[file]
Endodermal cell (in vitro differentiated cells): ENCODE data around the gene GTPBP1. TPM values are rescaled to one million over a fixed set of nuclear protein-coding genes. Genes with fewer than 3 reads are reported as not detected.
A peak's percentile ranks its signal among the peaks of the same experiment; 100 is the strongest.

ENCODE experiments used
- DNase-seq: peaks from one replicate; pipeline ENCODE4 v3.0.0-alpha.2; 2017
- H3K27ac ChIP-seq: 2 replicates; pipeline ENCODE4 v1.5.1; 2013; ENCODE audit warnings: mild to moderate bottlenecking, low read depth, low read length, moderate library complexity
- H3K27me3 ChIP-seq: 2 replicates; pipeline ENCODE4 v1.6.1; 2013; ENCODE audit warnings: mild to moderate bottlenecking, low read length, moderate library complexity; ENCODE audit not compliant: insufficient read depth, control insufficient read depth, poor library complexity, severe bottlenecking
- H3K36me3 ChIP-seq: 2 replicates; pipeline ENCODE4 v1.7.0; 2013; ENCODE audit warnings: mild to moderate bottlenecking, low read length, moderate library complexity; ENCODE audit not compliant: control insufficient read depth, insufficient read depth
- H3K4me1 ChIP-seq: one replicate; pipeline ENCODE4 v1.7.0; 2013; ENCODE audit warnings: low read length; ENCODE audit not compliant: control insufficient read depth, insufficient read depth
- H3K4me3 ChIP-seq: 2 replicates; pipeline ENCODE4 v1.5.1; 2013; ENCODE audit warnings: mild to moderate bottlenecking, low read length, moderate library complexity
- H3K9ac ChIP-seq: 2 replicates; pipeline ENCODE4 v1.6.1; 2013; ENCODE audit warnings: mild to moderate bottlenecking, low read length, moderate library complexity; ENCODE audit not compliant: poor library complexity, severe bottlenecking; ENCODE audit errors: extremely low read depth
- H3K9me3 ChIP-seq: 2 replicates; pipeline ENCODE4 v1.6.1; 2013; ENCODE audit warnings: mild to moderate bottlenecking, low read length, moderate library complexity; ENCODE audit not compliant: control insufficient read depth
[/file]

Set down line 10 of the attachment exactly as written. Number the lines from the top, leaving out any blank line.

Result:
- H3K9ac ChIP-seq: 2 replicates; pipeline ENCODE4 v1.6.1; 2013; ENCODE audit warnings: mild to moderate bottlenecking, low read length, moderate library complexity; ENCODE audit not compliant: poor library complexity, severe bottlenecking; ENCODE audit errors: extremely low read depth